Francisco Ruiz Velasco was Hellboy II's concept artist: “Every artist working on the production was throwing crazy and exotic ideas around to come up with the different creatures that were to populate the Troll Market, ‘where you can find anything in the world, even those things that are not for sale.’”

Designed to contrast

In addition to new Bureau for Paranormal Research and Defense (B.P.R.D.) uniforms, costume designer Sammy Sheldon had to try and make sure that the audience could not confuse trolls with humans in the enormous cave. “We gave them strange humps on the front, humps on the back, big bellies, big bottoms, gloves with three fingers, tall shoes… anything we could think of to try and change the shape of a human being,” she says. “Every single character in the Troll Market has his face covered.”

Both the Troll Market and the imposing Golden Army Chamber were designed to contrast with the above ground world of humans. “The human world is linear, with straight lines and sharp edges,” says Scott, “while the shapes of the below ground worlds are curved and fluid, with a mixture of Indian, Moroccan and other North African influences.”

Holding the robots

Scene from Hellboy II
Prince Nuada - scene from Hellboy II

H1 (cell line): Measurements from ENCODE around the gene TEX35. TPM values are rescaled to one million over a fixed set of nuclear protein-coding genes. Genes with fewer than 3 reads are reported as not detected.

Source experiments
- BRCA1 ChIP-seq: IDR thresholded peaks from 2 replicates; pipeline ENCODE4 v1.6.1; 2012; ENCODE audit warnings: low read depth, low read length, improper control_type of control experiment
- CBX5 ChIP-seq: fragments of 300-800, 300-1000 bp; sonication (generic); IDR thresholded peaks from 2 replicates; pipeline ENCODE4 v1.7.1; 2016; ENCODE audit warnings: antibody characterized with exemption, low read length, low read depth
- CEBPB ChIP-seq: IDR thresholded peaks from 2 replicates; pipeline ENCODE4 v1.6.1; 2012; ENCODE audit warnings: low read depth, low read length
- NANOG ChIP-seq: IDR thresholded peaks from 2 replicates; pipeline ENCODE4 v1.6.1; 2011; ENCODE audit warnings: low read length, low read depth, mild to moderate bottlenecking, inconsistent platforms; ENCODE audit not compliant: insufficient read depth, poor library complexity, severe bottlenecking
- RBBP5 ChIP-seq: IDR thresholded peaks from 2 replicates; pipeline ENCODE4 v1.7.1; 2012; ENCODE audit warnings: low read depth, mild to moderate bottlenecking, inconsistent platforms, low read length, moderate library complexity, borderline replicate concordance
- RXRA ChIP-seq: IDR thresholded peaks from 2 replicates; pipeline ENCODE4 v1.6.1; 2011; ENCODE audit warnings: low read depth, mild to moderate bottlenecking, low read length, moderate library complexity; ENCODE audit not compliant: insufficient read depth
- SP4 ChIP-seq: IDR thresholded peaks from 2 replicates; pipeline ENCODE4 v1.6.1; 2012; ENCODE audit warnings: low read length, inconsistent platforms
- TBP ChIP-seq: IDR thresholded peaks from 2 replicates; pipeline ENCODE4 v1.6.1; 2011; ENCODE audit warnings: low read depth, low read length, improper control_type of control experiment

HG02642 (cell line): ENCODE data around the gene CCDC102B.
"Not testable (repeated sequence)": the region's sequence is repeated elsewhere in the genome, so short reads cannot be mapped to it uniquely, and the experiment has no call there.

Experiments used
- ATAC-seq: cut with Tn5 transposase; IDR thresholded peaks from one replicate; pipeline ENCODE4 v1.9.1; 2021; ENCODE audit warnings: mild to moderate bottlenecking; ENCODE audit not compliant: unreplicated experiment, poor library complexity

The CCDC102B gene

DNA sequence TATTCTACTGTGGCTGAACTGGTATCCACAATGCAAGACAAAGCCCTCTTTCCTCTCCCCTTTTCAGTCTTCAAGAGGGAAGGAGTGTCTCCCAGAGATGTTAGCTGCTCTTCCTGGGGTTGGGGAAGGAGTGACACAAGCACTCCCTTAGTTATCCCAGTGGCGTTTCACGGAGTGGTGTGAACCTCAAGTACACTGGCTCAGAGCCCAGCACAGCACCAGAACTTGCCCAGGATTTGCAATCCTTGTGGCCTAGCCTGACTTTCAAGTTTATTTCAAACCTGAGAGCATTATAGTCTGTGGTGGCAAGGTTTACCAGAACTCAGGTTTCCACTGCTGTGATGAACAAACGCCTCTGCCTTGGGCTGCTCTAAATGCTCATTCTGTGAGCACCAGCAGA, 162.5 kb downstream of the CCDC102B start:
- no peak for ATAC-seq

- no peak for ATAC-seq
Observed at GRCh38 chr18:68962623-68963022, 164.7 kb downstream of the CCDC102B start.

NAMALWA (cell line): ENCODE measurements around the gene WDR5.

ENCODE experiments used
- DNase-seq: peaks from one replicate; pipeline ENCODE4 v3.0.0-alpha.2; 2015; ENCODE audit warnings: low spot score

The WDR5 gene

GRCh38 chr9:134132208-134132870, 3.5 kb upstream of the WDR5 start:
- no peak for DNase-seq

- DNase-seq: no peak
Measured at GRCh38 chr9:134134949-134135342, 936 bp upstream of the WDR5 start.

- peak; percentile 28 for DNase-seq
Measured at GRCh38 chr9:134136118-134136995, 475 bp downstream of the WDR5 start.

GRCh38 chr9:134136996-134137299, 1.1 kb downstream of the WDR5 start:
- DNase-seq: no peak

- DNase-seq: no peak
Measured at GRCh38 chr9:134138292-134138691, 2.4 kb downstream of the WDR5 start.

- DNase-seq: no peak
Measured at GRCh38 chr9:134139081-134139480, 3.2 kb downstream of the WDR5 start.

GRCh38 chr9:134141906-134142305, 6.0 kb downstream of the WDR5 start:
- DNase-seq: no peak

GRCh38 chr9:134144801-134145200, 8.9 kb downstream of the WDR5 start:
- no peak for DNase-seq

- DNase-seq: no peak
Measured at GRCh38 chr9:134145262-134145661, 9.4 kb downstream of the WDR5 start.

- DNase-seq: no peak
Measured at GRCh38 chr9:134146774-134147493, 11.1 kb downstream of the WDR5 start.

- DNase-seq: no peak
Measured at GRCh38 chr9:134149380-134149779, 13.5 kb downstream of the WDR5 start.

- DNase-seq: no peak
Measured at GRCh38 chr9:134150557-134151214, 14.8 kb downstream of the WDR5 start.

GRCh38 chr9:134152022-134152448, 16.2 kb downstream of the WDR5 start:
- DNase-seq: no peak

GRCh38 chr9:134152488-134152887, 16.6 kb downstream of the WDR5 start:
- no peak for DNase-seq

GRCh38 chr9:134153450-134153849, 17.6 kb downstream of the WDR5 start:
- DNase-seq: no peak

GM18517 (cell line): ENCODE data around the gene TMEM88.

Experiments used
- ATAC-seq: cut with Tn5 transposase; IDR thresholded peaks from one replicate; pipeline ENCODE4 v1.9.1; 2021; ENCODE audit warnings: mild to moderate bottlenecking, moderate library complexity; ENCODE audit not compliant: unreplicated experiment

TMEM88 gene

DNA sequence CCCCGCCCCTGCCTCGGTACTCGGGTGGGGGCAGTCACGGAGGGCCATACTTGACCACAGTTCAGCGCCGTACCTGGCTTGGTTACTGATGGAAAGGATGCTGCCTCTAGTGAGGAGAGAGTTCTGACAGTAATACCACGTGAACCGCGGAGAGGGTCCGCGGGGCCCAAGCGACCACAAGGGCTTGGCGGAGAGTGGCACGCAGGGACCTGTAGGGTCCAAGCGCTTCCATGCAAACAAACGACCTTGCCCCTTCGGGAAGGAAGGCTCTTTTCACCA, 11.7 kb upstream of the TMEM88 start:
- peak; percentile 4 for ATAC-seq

The Golden Army Chamber was built in Budapest in a cavernous (and only partially completed) college sports arena, nicknamed Spikey Stadium by the crew due to the Sputnik-like protrusions on its roof. Its towering height offered practical advantages for construction and filming pivotal sequences of the army’s reactivation.

While director of photography Guillermo Navarro’s cameras rolled at these and other locations, the production’s construction crew worked at Budapest's Korda Studios’ back lot, building a New York street to the production designer’s specifications.

When principal photography began on June 9, 2007, Hellboy II's Manhattan was nothing but a stark metal scaffold, which dozens of men scaled daily to build. As the months passed, it grew to encompass three blocks of shabby shops, a meat packing plant, loading docks, an auto shop, a bank, billboards, an SRO hotel and a trendy meat packing district café.